Because women in first-century Palestine were considered property and because a high value was placed on their reproductive capabilities, they were expected to observe sexual restrictions that did not apply to males. Patriarchy inflated the value of celibacy for single women exclusively, and regarded women (but not men) who had sex outside of marriage as “fallen” or “damaged goods,” regardless of whether they had a choice in the matter.
The Gospels not only make a point of reporting the women’s sexual sins, but also of describing Jesus’s response. First, he did not permit the Pharisees to harm the woman caught in adultery or to be cruel to the prostitute weeping at his feet. Second, Jesus himself did not scold, shame, or rebuke any of the three, even though according to Jewish law they had sinned. Nor did he appear to equate their sin with diminished human worth. He never labeled them according to their sexual misconduct. Even the actual prostitute was referred to by Luke with the more general euphemism “a woman who lived a sinful life.” And, though Simon the Pharisee shuddered at the sight of the prostitute touching Jesus, Jesus welcomed her kisses on his feet and commended her love and faith.
The Gospels describe the sexual histories of these women and show how Jesus responded, conveying a hugely important point about the full extent of the Good News for women—that their sexual histories and cultural status do not define them.
She is More Than…Her Home/Family Role
Perhaps most surprising is the way Jesus seemed to ignore his culture’s traditional roles of women as wives, mothers, and keepers of the home. The three Mary and Martha narratives in the Gospels provide insight into this. In the most familiar of the stories, Martha complained to Jesus that Mary wasn’t helping with the preparations. Jesus seemed not in the least concerned about Mary returning to her “place” of domestic service, which would have been the cultural expectation of the time. Jesus said that Mary had made a better choice and could stay right where she was (Luke 10:38–42).
On the other hand, after Lazarus died, Jesus spoke at length with Martha, exploring her understandings of his identity. In the Gospel of John, it is Martha, not Peter, who bears the distinction of first confessing Jesus to be “the Messiah, the son of God” (John 11:20–27).
Mary and Martha appear to have both been unmarried, at least during the years of Jesus’ ministry. The Gospels connect them with no man other than their brother. They also apparently were disciples of Jesus while remaining at home in Bethany.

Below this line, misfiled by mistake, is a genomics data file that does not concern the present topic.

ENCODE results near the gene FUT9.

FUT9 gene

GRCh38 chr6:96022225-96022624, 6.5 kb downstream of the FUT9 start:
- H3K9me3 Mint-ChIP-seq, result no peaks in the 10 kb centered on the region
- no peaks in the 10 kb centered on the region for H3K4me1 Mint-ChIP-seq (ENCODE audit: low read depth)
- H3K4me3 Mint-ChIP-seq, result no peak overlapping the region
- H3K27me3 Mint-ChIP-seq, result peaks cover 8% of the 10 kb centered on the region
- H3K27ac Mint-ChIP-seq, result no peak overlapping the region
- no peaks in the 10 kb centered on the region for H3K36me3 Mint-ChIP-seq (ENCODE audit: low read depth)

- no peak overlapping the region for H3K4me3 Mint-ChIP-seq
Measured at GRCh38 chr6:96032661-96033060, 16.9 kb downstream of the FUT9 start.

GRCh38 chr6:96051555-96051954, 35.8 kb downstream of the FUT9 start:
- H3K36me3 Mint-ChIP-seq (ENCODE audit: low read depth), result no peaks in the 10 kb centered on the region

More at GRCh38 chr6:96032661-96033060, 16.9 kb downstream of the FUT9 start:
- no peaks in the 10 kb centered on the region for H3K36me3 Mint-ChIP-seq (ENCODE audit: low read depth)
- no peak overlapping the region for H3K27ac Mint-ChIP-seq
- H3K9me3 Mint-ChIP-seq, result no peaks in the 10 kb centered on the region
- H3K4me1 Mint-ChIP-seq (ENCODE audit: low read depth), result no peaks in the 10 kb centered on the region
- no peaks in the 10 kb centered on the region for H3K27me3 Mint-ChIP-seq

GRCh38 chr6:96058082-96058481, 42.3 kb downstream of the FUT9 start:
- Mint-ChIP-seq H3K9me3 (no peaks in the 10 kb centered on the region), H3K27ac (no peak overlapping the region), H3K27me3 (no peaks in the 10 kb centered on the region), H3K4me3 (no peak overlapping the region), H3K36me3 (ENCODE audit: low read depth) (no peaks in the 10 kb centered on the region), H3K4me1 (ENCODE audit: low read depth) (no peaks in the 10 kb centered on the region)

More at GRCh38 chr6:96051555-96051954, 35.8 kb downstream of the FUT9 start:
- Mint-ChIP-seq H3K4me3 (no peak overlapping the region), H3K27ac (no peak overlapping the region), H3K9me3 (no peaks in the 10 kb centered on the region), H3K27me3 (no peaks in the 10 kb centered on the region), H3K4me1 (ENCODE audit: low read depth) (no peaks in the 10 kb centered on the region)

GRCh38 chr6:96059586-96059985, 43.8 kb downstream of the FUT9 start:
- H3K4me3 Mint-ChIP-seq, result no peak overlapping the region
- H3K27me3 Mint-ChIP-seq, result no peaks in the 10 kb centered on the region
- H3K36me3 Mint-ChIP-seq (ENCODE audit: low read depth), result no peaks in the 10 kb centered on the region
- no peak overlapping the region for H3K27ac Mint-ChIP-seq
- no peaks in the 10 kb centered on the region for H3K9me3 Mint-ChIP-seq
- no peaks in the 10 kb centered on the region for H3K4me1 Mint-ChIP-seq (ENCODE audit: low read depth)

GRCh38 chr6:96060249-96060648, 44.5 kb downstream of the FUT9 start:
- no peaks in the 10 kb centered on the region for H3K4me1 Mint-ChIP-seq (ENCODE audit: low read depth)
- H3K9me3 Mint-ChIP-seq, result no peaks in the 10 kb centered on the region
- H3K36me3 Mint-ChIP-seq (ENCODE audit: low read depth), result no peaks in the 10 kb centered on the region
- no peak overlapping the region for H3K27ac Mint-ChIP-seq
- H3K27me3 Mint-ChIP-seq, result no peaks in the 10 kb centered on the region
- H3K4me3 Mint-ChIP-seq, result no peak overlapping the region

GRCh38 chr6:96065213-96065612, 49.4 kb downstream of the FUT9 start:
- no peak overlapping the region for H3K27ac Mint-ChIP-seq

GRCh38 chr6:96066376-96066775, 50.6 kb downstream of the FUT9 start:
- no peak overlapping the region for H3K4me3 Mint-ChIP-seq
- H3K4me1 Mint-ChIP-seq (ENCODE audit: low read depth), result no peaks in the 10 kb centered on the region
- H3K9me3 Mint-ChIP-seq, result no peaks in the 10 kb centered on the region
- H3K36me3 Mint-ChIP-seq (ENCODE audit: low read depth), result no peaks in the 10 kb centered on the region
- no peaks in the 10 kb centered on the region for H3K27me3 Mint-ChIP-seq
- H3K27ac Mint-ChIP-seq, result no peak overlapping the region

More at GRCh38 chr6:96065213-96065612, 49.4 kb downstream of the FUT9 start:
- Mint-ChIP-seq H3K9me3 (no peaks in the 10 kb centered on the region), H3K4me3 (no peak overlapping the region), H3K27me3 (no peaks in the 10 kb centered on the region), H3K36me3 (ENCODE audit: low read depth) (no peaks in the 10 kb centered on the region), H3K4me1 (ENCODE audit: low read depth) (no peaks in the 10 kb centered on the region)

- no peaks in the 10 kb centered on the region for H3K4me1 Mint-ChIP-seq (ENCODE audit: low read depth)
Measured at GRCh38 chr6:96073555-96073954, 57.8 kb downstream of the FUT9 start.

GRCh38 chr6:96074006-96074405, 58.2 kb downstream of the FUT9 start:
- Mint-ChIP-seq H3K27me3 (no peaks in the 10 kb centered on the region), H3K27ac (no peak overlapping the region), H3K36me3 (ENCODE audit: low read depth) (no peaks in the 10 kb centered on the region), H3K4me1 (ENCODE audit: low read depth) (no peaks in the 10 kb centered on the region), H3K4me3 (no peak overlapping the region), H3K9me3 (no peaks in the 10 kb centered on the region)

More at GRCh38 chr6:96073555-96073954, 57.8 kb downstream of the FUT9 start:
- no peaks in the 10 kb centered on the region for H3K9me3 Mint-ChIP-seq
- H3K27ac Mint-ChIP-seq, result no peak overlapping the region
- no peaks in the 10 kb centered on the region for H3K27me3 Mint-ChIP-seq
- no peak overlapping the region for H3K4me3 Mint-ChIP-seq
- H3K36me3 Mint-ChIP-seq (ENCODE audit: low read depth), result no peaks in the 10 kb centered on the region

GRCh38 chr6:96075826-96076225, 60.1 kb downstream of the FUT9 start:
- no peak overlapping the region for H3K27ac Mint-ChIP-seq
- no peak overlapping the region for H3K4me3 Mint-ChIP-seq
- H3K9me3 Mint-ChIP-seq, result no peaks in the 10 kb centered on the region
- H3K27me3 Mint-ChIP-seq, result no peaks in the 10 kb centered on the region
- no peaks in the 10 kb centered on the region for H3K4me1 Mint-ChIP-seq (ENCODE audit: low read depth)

Other women did not stay at home but traveled with Jesus. They supported him from their own means and cared for his needs, applying their domestic skills to the ministry of Jesus (Luke 8:1–3; Mark 15:40–41; Matt. 27:55–56).
Some of these women were wives and mothers (Joanna the wife of Chuza, the wife of Zebedee, Mary the wife of Clopas, and Mary the mother of James and Joseph), while others appear unconnected with a man (Mary Magdalene, Susanna, and Salome). It was almost certainly considered scandalous for him to include them among his followers. Apparently, though, Jesus did not mind. He never told the husbandless women to get married, nor did he advise the married ones to go home and focus on their families.
To the contrary, Jesus personally gave women the significant role of announcing his resurrection to the men who would later work to build his church (Matt. 28:1–10; Mark 16:1–8; John 20:1–18).
And She is Much More…
A primary concern of Jesus’ ministry was spiritual transformation. He provided for us an ample body of interactions exemplifying how redeemed people should treat women, regardless of the culture in which they find themselves.
Women cried, sinned, and had bodily discharges. They asserted themselves on behalf of their children, and they displayed passion in their expressions of devotion. Jesus clearly challenged the patriarchal assumption that these characteristics made women weak or inferior.
He did not see women as sources of temptation or defilement, as intellectually or morally stunted beings, or as fragile porcelain dolls. Nor did he advance patriarchy as divinely mandated. The Gospels reveal the Son of God as someone who valued women as much more than possessions; more than beauties to be ignored, avoided, or objectified; more than household servants; and more than mere vessels of reproduction.
Jesus welcomed women to his ministry and treated women as capable disciples who had important observations to make and valuable ways to contribute to the advancement of his kingdom both inside the home and out. In any age and culture, if the church wants to claim that it follows Jesus, it must also adopt his view of women.